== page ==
balkan folklore

Transylvania – Score a Kindle and Gift Card

Today we’re going Transylvania-themed in celebration of the huge event Barbara Vey is having today on her blog! I helped donate a Kindle and an Amazon Gift Certificate with seven other authors. For the chance to win the KINDLE and $50 Gift Certificate to Amazon, visit Barbara Vey’s blog at http://BeyondHerBook.com for more information!

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Since Barbara’s theme is Transylvania, I decided to share some Romanian folklore today.

A Zmeu is of Romanian folklore and mythology. It’s basically a slavic dragon with anthropomorphic features, namely its humanoid legs, arms, and ability to use and make possession such as weapons. His magical powers include the ability to shapeshift, fly, and spit fire. He has supernatural strength.

In Romanian mythology, the zmeu is seen as the embodiment of selfishness and greed. He typically steals something that’s very important, and Făt-Frumos, the Romanian version of “Prince Charming,” has to gain it back through his selfless bravery. Even though the zmeu has amazing abilities, it’s no match for Făt-Frumos.

In Moldavia, a zmeu is sometimes pictured as a vampire-like creature that takes the shape of a flame then goes in the room of a young girl or widow. Once inside, he becomes a man and seduces her.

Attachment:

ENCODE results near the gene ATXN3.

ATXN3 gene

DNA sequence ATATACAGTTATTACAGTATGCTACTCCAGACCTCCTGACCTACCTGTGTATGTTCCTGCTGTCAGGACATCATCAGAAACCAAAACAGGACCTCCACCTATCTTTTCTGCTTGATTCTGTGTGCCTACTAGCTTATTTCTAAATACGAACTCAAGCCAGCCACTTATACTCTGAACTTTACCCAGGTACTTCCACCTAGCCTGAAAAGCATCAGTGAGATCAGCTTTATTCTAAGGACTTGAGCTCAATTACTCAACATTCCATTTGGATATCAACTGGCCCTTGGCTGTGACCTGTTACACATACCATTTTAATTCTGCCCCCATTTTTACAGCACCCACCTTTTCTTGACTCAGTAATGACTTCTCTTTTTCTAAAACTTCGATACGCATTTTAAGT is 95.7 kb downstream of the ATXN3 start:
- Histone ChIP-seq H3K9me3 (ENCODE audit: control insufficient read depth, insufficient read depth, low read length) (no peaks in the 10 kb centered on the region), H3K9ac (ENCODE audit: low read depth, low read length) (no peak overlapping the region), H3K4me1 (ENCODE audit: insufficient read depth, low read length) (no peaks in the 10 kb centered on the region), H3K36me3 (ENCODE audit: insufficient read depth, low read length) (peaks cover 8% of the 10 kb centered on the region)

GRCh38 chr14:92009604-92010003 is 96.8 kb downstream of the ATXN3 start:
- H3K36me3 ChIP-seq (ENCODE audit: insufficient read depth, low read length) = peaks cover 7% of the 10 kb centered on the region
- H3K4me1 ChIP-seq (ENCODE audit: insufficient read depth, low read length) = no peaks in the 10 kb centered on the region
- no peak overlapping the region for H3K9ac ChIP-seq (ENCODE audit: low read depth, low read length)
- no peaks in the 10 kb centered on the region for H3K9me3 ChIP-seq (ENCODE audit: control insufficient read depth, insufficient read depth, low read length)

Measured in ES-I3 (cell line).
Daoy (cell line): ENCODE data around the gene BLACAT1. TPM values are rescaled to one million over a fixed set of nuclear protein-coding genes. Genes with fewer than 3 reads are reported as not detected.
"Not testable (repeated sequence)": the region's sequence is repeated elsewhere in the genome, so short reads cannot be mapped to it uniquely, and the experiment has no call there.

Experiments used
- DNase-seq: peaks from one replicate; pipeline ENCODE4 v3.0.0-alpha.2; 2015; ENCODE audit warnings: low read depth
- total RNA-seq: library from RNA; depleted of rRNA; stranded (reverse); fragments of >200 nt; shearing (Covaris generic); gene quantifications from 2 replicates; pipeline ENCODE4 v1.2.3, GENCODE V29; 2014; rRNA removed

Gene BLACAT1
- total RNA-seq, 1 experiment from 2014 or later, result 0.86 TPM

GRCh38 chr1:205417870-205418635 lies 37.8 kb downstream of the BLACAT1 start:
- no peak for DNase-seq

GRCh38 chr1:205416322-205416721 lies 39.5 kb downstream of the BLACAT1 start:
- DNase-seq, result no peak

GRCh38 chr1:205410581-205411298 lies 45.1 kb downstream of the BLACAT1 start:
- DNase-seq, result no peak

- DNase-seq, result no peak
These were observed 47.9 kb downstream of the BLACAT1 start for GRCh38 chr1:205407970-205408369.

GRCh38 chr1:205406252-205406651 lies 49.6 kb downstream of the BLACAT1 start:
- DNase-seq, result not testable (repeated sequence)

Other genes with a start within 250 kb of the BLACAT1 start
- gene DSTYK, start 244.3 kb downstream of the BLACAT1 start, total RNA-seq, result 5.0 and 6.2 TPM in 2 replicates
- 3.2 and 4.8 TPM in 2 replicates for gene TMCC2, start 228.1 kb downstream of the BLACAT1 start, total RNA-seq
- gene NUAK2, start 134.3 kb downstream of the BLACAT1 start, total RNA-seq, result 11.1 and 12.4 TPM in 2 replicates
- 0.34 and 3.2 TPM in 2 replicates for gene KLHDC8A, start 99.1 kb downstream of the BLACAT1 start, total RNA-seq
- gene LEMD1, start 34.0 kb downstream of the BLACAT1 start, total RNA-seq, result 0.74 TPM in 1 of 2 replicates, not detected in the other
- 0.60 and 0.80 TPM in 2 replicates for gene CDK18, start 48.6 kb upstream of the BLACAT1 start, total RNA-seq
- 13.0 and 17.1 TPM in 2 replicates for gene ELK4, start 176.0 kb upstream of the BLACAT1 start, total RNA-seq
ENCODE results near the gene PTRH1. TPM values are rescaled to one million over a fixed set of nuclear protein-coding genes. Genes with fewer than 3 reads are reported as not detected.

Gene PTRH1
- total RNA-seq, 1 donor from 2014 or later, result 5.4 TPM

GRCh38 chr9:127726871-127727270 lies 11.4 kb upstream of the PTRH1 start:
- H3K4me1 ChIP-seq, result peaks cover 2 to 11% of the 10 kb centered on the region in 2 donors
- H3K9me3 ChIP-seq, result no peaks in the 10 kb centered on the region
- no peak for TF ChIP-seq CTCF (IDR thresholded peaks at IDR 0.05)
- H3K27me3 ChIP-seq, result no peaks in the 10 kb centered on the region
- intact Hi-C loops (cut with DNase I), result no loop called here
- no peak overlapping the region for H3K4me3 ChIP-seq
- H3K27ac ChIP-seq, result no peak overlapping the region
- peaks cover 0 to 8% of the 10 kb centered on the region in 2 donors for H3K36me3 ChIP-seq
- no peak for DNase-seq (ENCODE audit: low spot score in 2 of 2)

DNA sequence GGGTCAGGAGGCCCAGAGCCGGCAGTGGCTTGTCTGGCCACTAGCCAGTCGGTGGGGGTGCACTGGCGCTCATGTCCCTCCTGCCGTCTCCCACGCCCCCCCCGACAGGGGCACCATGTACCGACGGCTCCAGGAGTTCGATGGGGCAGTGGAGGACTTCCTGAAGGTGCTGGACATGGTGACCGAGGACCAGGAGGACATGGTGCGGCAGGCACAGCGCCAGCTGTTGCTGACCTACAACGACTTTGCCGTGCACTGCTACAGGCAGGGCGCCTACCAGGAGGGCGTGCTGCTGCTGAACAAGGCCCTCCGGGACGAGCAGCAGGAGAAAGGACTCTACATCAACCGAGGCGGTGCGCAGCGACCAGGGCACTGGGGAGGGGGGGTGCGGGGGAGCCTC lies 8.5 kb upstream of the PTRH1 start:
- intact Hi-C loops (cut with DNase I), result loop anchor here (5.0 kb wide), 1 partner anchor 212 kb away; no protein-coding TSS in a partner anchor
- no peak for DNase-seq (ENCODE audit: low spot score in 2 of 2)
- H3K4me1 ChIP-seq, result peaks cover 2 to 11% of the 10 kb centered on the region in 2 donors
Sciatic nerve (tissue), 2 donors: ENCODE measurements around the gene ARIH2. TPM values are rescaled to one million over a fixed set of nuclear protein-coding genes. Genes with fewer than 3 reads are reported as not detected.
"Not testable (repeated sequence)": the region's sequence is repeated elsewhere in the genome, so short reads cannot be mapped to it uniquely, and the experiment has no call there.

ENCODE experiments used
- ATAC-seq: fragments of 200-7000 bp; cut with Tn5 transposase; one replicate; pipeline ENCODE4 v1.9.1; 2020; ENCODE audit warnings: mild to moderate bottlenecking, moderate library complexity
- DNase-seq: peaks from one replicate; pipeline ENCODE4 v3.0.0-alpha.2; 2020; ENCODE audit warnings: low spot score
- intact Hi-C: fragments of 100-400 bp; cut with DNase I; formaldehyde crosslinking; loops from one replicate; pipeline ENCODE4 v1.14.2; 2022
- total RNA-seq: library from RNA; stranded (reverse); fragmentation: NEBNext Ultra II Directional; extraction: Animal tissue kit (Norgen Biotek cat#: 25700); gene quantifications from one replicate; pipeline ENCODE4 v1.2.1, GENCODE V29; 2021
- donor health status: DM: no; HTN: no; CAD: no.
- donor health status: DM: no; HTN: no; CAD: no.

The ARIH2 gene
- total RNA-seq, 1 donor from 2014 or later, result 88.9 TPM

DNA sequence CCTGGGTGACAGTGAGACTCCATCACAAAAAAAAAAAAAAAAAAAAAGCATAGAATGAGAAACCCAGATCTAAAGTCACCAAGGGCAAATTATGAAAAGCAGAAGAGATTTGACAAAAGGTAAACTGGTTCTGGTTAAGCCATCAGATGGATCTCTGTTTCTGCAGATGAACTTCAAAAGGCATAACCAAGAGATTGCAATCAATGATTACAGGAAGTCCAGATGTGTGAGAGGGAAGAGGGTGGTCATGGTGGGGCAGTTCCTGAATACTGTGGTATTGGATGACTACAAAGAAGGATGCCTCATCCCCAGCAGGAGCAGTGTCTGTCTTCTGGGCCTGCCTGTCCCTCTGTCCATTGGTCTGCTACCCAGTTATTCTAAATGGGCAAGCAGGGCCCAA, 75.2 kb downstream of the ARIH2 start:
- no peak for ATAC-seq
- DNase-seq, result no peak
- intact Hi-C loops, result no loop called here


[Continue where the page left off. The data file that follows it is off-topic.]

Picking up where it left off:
Interesting Tidbits:

  • The name zmeu most likely comes from the Slavic word Zmey, which is a Slavic dragon with three heads. The plural form is zmei, and the feminine forms are zmeoaică and (fem. plural) zmeoaice.
  • Some English translations refer to a zmeu as a variation of an ogre or giant from western European mythologies. Like ogres, a zmeu kidnaps a maiden to be his wife in his otherworldly realm.
  • The word zmeu also refers to the kites that children fly. It’s also the word for dragon in German, Russian, Norwegian, Swedish and Scottish English.

Z is for Zmeu

Woohoo! So, we’ve made it to the end of the A to Z Challenge. Who else is really excited about that? First of all, I’d like to say Thank You to everyone who has stopped by, commented, and followed my blog. You guys and gals have blown my mind! It’s been a phenomenal month getting to meet everyone.

And now onto today’s topic. A Zmeu is of Romanian folklore and mythology. It’s basically a slavic dragon with anthropomorphic features, namely its humanoid legs, arms, and ability to use and make possession such as weapons. His magical powers include the ability to shapeshift, fly, and spit fire. He has supernatural strength.

In Romanian mythology, the zmeu is seen as the embodiment of selfishness and greed. He typically steals something that’s very important, and Făt-Frumos, the Romanian version of “Prince Charming,” has to gain it back through his selfless bravery. Even though the zmeu has amazing abilities, it’s no match for Făt-Frumos.

In Moldavia, a zmeu is sometimes pictured as a vampire-like creature that takes the shape of a flame then goes in the room of a young girl or widow. Once inside, he becomes a man and seduces her.